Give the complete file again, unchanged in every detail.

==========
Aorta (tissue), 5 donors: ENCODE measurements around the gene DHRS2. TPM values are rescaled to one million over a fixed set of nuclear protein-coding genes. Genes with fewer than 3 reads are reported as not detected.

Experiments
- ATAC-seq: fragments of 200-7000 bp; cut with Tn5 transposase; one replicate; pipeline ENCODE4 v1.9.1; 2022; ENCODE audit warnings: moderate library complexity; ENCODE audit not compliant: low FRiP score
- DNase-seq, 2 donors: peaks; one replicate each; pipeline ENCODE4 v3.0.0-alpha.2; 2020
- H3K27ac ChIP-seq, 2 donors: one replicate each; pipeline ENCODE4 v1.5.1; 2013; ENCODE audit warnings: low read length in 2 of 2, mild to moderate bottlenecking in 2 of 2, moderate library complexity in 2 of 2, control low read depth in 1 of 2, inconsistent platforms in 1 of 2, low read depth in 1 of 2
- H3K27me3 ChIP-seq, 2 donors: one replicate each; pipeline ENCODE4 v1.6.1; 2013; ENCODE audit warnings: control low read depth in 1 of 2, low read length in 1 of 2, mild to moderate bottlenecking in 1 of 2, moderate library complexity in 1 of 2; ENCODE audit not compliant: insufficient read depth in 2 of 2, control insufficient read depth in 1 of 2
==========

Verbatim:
Aorta (tissue), 5 donors: ENCODE measurements around the gene DHRS2. TPM values are rescaled to one million over a fixed set of nuclear protein-coding genes. Genes with fewer than 3 reads are reported as not detected.

Experiments
- ATAC-seq: fragments of 200-7000 bp; cut with Tn5 transposase; one replicate; pipeline ENCODE4 v1.9.1; 2022; ENCODE audit warnings: moderate library complexity; ENCODE audit not compliant: low FRiP score
- DNase-seq, 2 donors: peaks; one replicate each; pipeline ENCODE4 v3.0.0-alpha.2; 2020
- H3K27ac ChIP-seq, 2 donors: one replicate each; pipeline ENCODE4 v1.5.1; 2013; ENCODE audit warnings: low read length in 2 of 2, mild to moderate bottlenecking in 2 of 2, moderate library complexity in 2 of 2, control low read depth in 1 of 2, inconsistent platforms in 1 of 2, low read depth in 1 of 2
- H3K27me3 ChIP-seq, 2 donors: one replicate each; pipeline ENCODE4 v1.6.1; 2013; ENCODE audit warnings: control low read depth in 1 of 2, low read length in 1 of 2, mild to moderate bottlenecking in 1 of 2, moderate library complexity in 1 of 2; ENCODE audit not compliant: insufficient read depth in 2 of 2, control insufficient read depth in 1 of 2